Can I be real and talk to you from a raw moment in my parenting?
I am reeling from my own disappointed expectations these past 15 years of my parental season. A grumpy day of unmet goals and wandering in circles turned into yelling, throwing and crocodile tears. My exasperated attitude blew the roof off my brain as I vomited my disappointment in the care each small person in the house pushed under the beds and dressers, quite literally and figuratively. This led to my balled fists, children staring like deer in headlights, and someone trying to cram as may things in hiding places as they could.
I attended the youngest as he cried tears of frustrations at not understanding where I was coming from and how his siblings got to this point. He rubbed his face as he fell into sadness over his own messes and lack of responsibility for part in this madness. I held him close, soothed his weary sobs, and told him that I loved him despite my fist shaking at the hand life dealt this day.
As my young child drifted off in the arms of his mother, I contemplated my next move and wondered if I could ever speak the right words for the others to finally grasp the concept of being good stewards, walking the Christian walk and not just talking the talk, and speaking of talking, kindness counts, and the mother-figure was tired.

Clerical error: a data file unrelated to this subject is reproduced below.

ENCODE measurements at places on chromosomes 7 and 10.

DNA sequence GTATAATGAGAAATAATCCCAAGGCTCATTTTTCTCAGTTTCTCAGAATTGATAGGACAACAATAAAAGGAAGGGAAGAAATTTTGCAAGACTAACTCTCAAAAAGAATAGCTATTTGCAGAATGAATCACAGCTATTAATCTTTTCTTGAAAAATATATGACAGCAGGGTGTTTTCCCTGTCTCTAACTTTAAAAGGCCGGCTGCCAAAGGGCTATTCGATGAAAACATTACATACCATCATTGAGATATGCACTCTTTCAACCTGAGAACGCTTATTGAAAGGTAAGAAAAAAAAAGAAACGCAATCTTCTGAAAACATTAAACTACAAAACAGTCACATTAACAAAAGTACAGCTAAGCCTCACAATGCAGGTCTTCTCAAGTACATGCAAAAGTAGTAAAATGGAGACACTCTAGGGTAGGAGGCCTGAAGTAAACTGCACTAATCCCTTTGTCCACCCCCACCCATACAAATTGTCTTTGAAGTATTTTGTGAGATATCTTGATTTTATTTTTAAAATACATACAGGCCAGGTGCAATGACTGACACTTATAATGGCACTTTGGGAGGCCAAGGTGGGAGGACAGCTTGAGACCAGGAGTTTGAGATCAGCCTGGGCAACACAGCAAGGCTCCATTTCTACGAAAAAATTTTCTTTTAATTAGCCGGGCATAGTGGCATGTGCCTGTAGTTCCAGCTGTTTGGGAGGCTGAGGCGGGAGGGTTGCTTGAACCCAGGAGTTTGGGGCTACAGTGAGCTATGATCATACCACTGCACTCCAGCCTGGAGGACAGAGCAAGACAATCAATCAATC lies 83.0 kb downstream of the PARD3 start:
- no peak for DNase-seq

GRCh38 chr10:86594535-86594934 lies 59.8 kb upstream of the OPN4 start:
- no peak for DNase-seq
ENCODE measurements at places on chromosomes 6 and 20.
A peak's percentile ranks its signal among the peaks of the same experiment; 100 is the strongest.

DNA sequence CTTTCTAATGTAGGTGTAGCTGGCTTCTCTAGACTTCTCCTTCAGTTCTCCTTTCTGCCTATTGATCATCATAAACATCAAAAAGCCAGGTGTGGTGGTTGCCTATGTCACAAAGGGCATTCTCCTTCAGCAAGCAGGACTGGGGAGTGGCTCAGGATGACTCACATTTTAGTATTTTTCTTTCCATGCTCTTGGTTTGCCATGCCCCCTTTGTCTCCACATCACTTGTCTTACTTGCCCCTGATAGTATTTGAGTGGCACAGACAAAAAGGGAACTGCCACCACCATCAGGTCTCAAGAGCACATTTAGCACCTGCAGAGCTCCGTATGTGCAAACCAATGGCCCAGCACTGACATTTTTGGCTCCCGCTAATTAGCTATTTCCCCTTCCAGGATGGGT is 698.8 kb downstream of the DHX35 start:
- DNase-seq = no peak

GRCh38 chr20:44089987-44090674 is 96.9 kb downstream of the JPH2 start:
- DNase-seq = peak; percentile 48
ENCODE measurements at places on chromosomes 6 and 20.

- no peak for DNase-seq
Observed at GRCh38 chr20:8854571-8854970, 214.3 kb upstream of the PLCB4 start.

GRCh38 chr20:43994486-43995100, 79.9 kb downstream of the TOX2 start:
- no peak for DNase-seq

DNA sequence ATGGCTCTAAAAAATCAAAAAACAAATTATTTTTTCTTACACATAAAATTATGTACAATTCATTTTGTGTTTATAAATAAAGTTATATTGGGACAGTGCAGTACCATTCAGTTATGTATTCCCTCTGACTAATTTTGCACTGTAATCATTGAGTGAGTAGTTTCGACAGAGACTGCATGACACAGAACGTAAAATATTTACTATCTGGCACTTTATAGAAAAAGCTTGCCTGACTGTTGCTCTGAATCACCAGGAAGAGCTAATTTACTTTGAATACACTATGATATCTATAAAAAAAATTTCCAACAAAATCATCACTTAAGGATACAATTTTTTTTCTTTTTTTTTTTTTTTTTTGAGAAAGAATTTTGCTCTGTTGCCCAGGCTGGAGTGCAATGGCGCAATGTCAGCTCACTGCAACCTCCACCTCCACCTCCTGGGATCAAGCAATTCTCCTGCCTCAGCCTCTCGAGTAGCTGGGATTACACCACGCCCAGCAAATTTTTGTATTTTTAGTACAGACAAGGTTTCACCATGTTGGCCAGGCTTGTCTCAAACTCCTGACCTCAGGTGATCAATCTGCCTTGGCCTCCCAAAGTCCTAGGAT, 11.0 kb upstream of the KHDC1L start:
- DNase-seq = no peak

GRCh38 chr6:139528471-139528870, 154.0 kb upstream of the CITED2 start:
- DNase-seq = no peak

Don’t we all want peace, quiet, good attitudes, and your small people to throw around kindness like confetti?
If my household could attain just a fraction of that and hold on to it for just a few days, we would still fall short of the Lord’s glory.
So there you have it, my own words correct me. We all fall short, not just my children, but myself. Falling, yelling and tossing toys on the floor as I do, and not quite to the glory of the Lord.
God is gently reminding me as I not so gently talked to my children, that all of us come up short, but because of Jesus we are saved through grace. This doesn’t give any of us a pass. Just because Jesus came along and picked us up off the ground that is spewed with books, clothes and misguided tears, we still need to be accountable for actions, words and thoughts.
We can’t complain about people doing sinful things and then behind closed doors do them ourselves. What a lesson to be learned.
If you would like to see the original post about the power of words in parenting, you can find it here at the Coming to Light Blog.
The importance of words is seen in how we talk to others, especially on the ground level. Our homes are our first and foremost mission field. The rest branches out from there. When we use kind words, forgiveness and discussion with our faith as our motivator, we create something beautiful. I encourage you to start the conversation at your own dinner table.
We invite you to enjoy more from this Telling Heart series, on THE POWER OF WORDS, by visiting our introduction post which is to be updated with every link under this series as it goes live.